S&T Bancorp (STBA) is a regional bank headquartered in Indiana, Pennsylvania, and recently boosted its balance sheet by the $200million+ acquisition of DNB Financial in 2019. This strengthened S&T’s position in Pennsylvania, while the bank also operates in Ohio and (Upstate) New York. As I have been looking at some smaller regional banks in the past few months, I wanted to have a closer look at how STBA is navigating through the current COVID-19 crisis and how safe its dividend is.
A closer look at the financial performance
In the third quarter of this year, STBA recorded an interest income of almost $77 million, while the total interest expenses continued to decrease. This helped the Pennsylvania bank to report a very robust net interest income of just over $69 million.
The bank also recorded a non-interest income of $16.5 million and a total non-interest expense of $48.2 million, for a total of approximately $32 million in net non-interest expenses. This brought the pre-provision and pre-tax income to $37 million in Q3 2020 – a strong result, and as S&T Bancorp was able to keep the provision for credit losses relatively low at $17.5 million, the pre-tax income came in at $20 million, resulting in a net income of $16.7 million, or 43 cents per share.
(Source: SEC filings)
Although the loan loss provisions remain at elevated levels, the $17.5 million in Q3 provisions is already much lower than the in excess of $100 million in loan loss provisions recorded in the first half of the year. As most of S&T’s borrowers have exited the modification status, it perhaps makes sense for the bank to reduce its provisions, as most loans have started performing again (technically, a modified loan was never qualified as “non-performing,” even if no payments were made).
(Source: Company presentation)
What does the S&T Bancorp loan book consist of?
The main reason why STBA share price remains under pressure is its large exposure to commercial loans and commercial real estate. The size of the balance sheet approaches $9.2 billion, and approximately $7.3 billion (including loan loss provisions) of the balance sheet was invested in the loan book.
Of the $7.4 billion (pre-provision) loan book, $5.8 billion is considered a commercial loan. $3.3 billion was allocated towards commercial real estate, while the remaining $2.5 billion consists of other commercial-related loans. Residential loans and mortgages represent just $1.5 billion, and although this should provide a decent cushion, we simply can’t deny that commercial loans are clearly the risk-defining factor here.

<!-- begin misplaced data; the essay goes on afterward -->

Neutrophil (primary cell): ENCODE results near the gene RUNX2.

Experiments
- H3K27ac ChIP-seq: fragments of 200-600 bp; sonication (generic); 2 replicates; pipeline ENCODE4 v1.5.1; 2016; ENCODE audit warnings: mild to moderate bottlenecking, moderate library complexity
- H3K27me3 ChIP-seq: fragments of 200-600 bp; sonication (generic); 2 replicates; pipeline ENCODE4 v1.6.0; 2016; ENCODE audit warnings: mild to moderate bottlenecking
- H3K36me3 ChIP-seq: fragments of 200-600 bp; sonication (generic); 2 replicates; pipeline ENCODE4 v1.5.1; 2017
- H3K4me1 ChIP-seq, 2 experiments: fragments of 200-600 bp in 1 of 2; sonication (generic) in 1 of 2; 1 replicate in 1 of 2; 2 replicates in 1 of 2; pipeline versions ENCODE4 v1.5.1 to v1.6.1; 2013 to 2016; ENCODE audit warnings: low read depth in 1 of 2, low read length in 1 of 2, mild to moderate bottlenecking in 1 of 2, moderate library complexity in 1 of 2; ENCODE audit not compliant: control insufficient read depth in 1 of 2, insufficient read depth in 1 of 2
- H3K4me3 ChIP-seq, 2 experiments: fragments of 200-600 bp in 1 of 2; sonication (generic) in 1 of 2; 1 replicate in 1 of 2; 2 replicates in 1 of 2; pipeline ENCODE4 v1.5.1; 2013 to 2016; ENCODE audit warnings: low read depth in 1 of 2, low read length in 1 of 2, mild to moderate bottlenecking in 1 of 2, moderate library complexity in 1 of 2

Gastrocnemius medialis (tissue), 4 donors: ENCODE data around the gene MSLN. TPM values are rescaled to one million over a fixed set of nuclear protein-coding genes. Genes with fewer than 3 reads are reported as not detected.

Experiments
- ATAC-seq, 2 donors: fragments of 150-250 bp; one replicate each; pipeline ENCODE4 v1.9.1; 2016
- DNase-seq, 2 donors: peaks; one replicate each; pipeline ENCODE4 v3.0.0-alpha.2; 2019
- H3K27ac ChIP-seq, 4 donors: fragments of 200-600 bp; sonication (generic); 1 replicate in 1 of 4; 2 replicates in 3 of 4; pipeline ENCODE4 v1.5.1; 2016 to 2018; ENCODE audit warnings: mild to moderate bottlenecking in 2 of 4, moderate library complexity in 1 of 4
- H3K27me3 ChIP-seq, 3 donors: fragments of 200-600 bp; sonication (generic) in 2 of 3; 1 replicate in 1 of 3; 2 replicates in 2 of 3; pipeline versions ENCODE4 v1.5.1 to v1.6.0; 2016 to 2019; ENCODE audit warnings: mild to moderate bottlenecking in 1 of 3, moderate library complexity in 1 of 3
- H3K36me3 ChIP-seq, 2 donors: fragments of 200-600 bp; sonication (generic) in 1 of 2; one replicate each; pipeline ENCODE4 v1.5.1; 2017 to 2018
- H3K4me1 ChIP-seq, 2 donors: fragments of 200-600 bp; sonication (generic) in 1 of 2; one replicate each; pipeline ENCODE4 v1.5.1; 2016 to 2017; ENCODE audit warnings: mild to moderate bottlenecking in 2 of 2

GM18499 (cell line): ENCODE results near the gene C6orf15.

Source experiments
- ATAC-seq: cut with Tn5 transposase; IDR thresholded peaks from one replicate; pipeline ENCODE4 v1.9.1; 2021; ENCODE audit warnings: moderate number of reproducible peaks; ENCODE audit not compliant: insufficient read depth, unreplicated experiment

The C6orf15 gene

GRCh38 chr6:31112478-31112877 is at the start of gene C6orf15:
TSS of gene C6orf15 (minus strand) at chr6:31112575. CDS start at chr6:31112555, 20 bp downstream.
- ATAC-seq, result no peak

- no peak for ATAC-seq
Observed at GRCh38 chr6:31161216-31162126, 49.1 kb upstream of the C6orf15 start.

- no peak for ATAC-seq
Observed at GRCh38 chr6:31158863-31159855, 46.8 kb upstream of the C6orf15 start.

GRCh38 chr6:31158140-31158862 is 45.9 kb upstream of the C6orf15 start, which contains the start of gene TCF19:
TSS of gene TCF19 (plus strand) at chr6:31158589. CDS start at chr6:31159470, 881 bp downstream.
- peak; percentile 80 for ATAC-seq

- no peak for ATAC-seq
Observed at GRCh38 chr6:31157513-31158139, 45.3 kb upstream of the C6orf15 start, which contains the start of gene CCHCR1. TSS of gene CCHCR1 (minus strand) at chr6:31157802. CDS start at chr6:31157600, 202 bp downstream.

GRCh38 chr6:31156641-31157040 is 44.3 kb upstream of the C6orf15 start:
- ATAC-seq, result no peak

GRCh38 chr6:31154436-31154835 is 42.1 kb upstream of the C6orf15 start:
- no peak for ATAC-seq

(Source: SEC filings)
In a way, it’s a huge relief to see that of the $5.8 billion in commercial loans, only $350 million remains in a modified loan schedule, so perhaps we should not exaggerate the immediate risk related to the investments in commercial loans. Additionally, approximately $550 million of the loans classified as commercial loans were part of the PPP program and carry a much lower risk than “pure” business loans.
Additionally, of the $7.4 billion in total loans, less than $100 million was actually past due.
(Source: SEC filings)
The image above also shows that of the $2.82 billion in loans related to commercial real estate, only $47 million (just over 1.5%) was past due. Looking at the commercial loans, only $7.3 million of the $1.82 billion was past due. And even if all loans that are currently classified as “past due” would default and the bank needs to seize the assets, the net losses attributable to S&T Bancorp will likely be lower, as the value of the collateral in the real estate segments should provide a cushion. Unfortunately, I was unable to find detailed LTV ratios for both the commercial real estate as well as the residential real estate, so it’s a bit difficult to establish exactly how safe these loans are.
We will see in the next few quarters if and how the loans continue to perform, and I will be very interested to see how S&T Bancorp will continue to unwind the positions where the loans have been modified. While I’m usually not too keen on financial institutions with a strong focus on commercial loans, the low levels of loans past due at S&T Bancorp are encouraging (on the condition the current $350 million in loan modifications doesn’t get converted into loans past due after the modification period ends).
For now, the quarterly dividend of 28 cents per share appears to be safe, as the EPS in Q3 came in at 43 cents per share despite recording in excess of $17 million in loan loss provisions.
I currently don’t have a position in S&T Bancorp, but I’ll keep an eye on this Pennsylvania-based bank. Although I’m not too keen on a high exposure to commercial loans, it looks like S&T Bancorp could be an interesting “higher-risk” position for my portfolio.
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Disclosure: I/we have no positions in any stocks mentioned, and no plans to initiate any positions within the next 72 hours. I wrote this article myself, and it expresses my own opinions. I am not receiving compensation for it (other than from Seeking Alpha). I have no business relationship with any company whose stock is mentioned in this article.